Aim: This paper is a report of a review of the quantitative evidence for medium to high fidelity simulation using manikins in nursing, in comparison to other educational strategies.
Background: Human simulation is an educational process that can replicate clinical practices in a safe environment. Although endorsed in nursing curricula, its effectiveness is largely unknown.
Review methods: A systematic review of quantitative studies published between 1999 and January 2009 was undertaken using the following databases: CINAHL Plus, ERIC, Embase, Medline, SCOPUS, ProQuest and ProQuest Dissertation and Theses Database. The primary search terms were 'simulation' and 'human simulation'. Reference lists from relevant papers and the websites of relevant nursing organizations were also searched. The quality of the included studies was appraised using the Critical Appraisal Skills Programme criteria.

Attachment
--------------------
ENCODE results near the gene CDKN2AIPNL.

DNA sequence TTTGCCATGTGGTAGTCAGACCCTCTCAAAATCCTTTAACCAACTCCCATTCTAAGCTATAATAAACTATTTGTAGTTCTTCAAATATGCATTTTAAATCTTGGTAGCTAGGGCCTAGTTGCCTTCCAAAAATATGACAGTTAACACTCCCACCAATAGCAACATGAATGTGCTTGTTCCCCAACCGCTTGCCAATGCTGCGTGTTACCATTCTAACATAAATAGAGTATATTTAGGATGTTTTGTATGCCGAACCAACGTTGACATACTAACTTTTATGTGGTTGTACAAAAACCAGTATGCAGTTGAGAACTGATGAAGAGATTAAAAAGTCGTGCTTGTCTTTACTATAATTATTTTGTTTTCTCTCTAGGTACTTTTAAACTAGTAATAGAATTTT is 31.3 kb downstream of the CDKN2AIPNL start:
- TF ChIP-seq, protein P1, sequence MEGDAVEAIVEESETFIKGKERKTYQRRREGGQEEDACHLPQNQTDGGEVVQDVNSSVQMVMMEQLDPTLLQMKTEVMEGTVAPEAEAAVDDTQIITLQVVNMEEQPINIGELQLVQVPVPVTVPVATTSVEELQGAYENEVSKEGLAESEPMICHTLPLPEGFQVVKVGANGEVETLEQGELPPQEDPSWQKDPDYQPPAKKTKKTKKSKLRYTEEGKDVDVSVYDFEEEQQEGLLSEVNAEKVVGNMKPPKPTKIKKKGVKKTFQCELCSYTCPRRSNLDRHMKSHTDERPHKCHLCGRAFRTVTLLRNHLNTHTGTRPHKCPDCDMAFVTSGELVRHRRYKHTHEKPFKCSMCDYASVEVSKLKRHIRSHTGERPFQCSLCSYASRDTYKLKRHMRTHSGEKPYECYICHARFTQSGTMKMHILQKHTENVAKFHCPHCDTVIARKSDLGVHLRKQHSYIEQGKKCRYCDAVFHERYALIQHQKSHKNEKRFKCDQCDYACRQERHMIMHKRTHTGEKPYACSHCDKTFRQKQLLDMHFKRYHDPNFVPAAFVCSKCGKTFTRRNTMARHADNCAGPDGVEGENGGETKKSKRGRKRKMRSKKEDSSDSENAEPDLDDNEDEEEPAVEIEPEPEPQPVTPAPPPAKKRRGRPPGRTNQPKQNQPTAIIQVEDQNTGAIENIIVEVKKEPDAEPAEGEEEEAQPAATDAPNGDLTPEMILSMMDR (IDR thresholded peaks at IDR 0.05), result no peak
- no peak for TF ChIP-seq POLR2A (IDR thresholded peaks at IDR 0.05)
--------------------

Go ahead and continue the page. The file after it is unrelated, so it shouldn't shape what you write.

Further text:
Results: Twelve studies were included in the review. These used experimental or quasi-experimental designs. All reported simulation as a valid teaching/learning strategy. Six of the studies showed additional gains in knowledge, critical thinking ability, satisfaction or confidence compared with a control group (range 7-11%). The validity and reliability of the studies varied due to differences in design and assessment methods.
Conclusion: Medium and/or high fidelity simulation using manikins is an effective teaching and learning method when best practice guidelines are adhered to. Simulation may have some advantage over other teaching methods, depending on the context, topic and method. Further exploration is needed to determine the effect of team size on learning and to develop a universal method of outcome measurement.